I recently wrote two blogs recently on SharePoint Online and Lync Online Hybrid. I figured I complete this out and write some notes on Exchange Online hybrid with Exchange 2013.
The reason why I started off with SharePoint and Lync Hybrid was because there were some major advances with the new 2013 platform being released. Exchange Hybrid has already been a fairly robust solution even before the 2013 release. There are still improvements to be talked about and some good resources you should have.
In this blog I will capture some of the new changes to Exchange Hybrid good resources you should be aware of for planning.
The best resource to reach is the Exchange Server 2013 Hybrid Deployments Whitepaper - http://technet.microsoft.com/en-us/library/jj200581.aspx. This covers all the details for setting up hybrid.
What is Exchange Hybrid?
Exchange Hybrid allows organizations to host Exchange servers on-premise that are connected to Exchange Online in Office 365. Organizations have the ability to share the same domain space across they hybrid environment and route inbound/outbound email securely between both environments. With Exchange hybrid there is a unified GAL, free/busy is shared, unified messaging, mailboxes can be moved between environments, centralized mailbox management across environments, messaging tracking, mailbox search across environments, etc.
In most cases, the goal of going to the cloud is to remove all on-premise mail servers. In many cases, organizations are able to achieve that. However there can be scenarios that organizations may encounter that may require keeping some mail servers running in hybrid. Two most common are running an extended migration where customers want to slowly move to the cloud or the customer may have a server side add-in that needs to be maintained for a period of time which cannot run in Exchange Online. I have seen scenarios where there are scenarios where there are policies that customers must support which does not allow them to have certain mailboxes reside in the cloud, while everyone else can.
Whatever the scenario is, Office 365 and Exchange Online support this allowing customers some real flexibility when moving to the cloud.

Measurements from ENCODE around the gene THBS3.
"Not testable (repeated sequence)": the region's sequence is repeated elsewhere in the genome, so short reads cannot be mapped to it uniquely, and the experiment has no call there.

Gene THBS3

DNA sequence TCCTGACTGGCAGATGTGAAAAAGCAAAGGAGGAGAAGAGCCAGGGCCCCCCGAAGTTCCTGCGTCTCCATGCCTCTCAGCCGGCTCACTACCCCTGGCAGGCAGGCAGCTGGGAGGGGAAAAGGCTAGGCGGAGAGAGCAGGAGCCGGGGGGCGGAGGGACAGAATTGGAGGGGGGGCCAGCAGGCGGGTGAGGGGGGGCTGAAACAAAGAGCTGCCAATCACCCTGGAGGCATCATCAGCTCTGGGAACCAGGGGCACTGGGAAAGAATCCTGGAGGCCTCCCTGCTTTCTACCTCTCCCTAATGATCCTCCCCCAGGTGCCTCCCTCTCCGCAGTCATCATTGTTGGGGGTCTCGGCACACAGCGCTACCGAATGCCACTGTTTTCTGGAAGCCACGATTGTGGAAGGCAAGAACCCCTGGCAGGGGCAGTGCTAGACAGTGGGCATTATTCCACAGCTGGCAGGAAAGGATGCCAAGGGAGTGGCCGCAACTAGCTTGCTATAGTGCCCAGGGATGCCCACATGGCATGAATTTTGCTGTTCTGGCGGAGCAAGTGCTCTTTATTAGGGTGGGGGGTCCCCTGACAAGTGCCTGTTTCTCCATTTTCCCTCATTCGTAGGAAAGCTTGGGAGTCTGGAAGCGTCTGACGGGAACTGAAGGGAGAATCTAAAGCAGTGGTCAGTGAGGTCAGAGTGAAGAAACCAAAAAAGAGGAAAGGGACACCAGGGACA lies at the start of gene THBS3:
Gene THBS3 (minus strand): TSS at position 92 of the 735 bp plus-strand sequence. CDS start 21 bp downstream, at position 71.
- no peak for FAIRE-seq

This solution architecture has been around for a while. To recap at a high level:
- DirSync – This needed to support the unified GAL across both environments. The organization’s AD will be synchronized to the cloud.
- ADFS – Used to authenticate users in the cloud using their on-premise credentials and domain. Single Sign On is not required, but highly recommended when implementing Exchange Hybrid.
- Microsoft Federation Gateway – Is the trust broker between the two environments.
- CAS / Edge Server Connection – On-premise an Exchange CAS or Edge Transport server can be connected to the cloud instance. Here is more information about the server the transport server you would configure to run with the cloud - http://technet.microsoft.com/en-us/library/hh134662.aspx.
- Mailbox / CAS Server - There are pre-requisites you must consider when setting up this hybrid. One important one is ensuring both the CAS and Mailbox servers that are running in hybrid are running at the right level. For instance is possible to have an Exchange 2007 or later org on-premise but will require the correct level Mailbox/CAS server also be added to the farm on-premise. Please review the prerequisites for details - http://technet.microsoft.com/en-us/library/hh534377.aspx.
Now let’s get to what is new. Actually it is listed here in detail - http://technet.microsoft.com/en-us/library/jj200790(v=exchg.150).aspx – but I will summarize.
- Right out of the gate, we are no longer referring to Exchange hybrid as “rich co-existence”, we are just referring it to Exchange Hybrid J
- Hybrid configuration tools have been consolidated and streamlined to make the configuration simple.
- As you know FOPE has been replaced Exchange Online Protection (EOP). EOP has new features that allow for easier connection configuration between on-premise and the cloud. EOP is the endpoint that is connected to and you no longer have to configure a static IP address. We now have forced TLS configured between the two end points.
- New support options for routing inbound and outbound email based on the location of the MX record.
This entire whitepaper is filled with very important articles. However when doing your planning, especially on how you want do your mail routing, the following articles two articles are a must read: http://technet.microsoft.com/en-us/library/jj659055(v=exchg.150).aspx and http://technet.microsoft.com/en-us/library/jj659050(v=exchg.150).aspx. The big decision you have is where you want to have your MX record reside. You can have it remain on-premise or have it point to EOP. Both have considerations where are discussed in these articles.
As I mentioned, there is a ton of information located off here - http://technet.microsoft.com/en-us/library/jj200581(v=exchg.150).aspx. There is information about prerequisites, considerations, routing, server topologies, deployment steps, and management considerations.